Things to make sysadmin work easier

Thought I would put together a list of things time saving tips and best practices that can make Linux system administration easier. The list isnt in any particular order. Just put it down as it came to mind.

 

Symlinks

Think before you use them. If the application has a  configuration directive for a different file location use that. Example don’t symlink  /var/lib/mysql/. Use the datadir option in mysql to move it. I think the problem is most admins find out about symlink and think its a band aid for everything. Symlink isn’t a band aid its a tool make sure you dont have a better way of doing it before you create a symlink jungle.

Logs

Dont have multiple logs logging the same stuff in different formats. I see this with Apache. You don’t need 6 logs for each site. You should have 4 logs per vhost max and you should log duplicate data in them.  One log per vhost is probably all you really need.

Configuration management tool

Puppet is your best friend. It has a steep learning curve but if you learn puppet in and out it will save you many weeks of work over the years.

At jobs

I’m guilty of not using this one enough. If you need to run a job one time at 1 am at could help you get a full night of sleep.  Dont use cron for this because if you forget its going to run again. If you use cron you have to touch that command twice where as with at its a fire and forget.

Bash loops

Don’t be afraid of the loop. One I use a lot is the for loop. It can look something like this for X in $(seq 7); do dig -x 127.0.0.$X +short; done Another handy one is the while loop.  while [ $(date +%k) != “20” ]; do echo “something”; sleep 5 ; done this one will run till the hour is 20

Bashrc functions and aliases

If you need to run it more than once on demand but don’t want it to be its own script add it to .bashrc as a function or alias. I also use .bashrc for some of my common typos like alias shs=’ssh’

Bash, VI and Termanal shortcuts

Learn shortcuts like Shift+Ctrl+c and Shift+Ctrl+v for copy and paste in gnome term. For some vi shortcuts check out D&C GNU/Linux User Group and http://www.keyxl.com.

Adding this to  your .bash_profile will allow you to search your bash history with the up and down arrows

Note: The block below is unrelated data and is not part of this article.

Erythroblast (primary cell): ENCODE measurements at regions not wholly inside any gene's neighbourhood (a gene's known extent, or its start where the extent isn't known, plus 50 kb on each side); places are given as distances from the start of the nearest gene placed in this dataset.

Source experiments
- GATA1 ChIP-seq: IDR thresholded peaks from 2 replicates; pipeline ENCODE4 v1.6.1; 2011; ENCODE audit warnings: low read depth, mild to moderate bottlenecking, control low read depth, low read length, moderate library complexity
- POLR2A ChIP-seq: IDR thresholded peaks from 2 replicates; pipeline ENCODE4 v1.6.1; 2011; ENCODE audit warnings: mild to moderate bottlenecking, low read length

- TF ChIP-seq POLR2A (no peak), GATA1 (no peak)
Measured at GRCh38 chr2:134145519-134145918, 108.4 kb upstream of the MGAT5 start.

bind '"\e[A"':history-search-backward
bind '"\e[B"':history-search-forward

Bash completion

Get tab happy with bash completion and stop typing everything out. Bash completion is easy to install and is part of the base install on most distributions.

Scripting

If you need to do it more than once script it.

Monitoring

Monitoring shouldn’t only monitor it should help solve problems. . If you find yourself doing X after you get a alert then use the monitoring system to automate X. It will save you some sleep and reduce downtime.  A good example of this is have the monitoring system check the java logs for out of memory errors. If the monitoring system finds that error it restarts the application and send a email that it fixed it.  If you do this I suggest you put in some thresholds so the monitoring system will only restart the application every X number of hours.

RPL

RPL is one of those have to have installed system tools. Its like sed but it can do so much more. RPL is as easy as  $rpl “old stuff” “new stuff” file. RPL also will recurse into subdirectories and has a ton of options including ignore case.

Don’t hoard disk

Some administrators like to keep disk in reserve with a volume manager. I dont see the point unless you think its job security because you look important adding that extra 5GB the space when the application runs out of the original 10GB you gave it even though you know it will one day need 100G and you have 500Gb hoarded. If you have 500GB of local disk present it all to the application, OS and users. Ext might even perform better having a little extra space to do its thing.

Clusterssh

You might find this useful. I used clusterssh a lot in the past but I now use puppet in its place.

DU

Du is the best way to find out whats using all the disk space. A good example of its usage is $du -h –max-depth=1 / That will give you the directory size of each directory in /.

 

 

I hope this gets you thinking about ways to save time not only now but in the future. I think this list is a good start. Something to be conscious of as you’re making changes is to think about how hard will this be to trouble shoot and what problems could this cause.  If I could only have one tool from the above list it would be puppet. With puppet you can accomplish alot of the task the other tools do and have it replace any day to day task you currently have.

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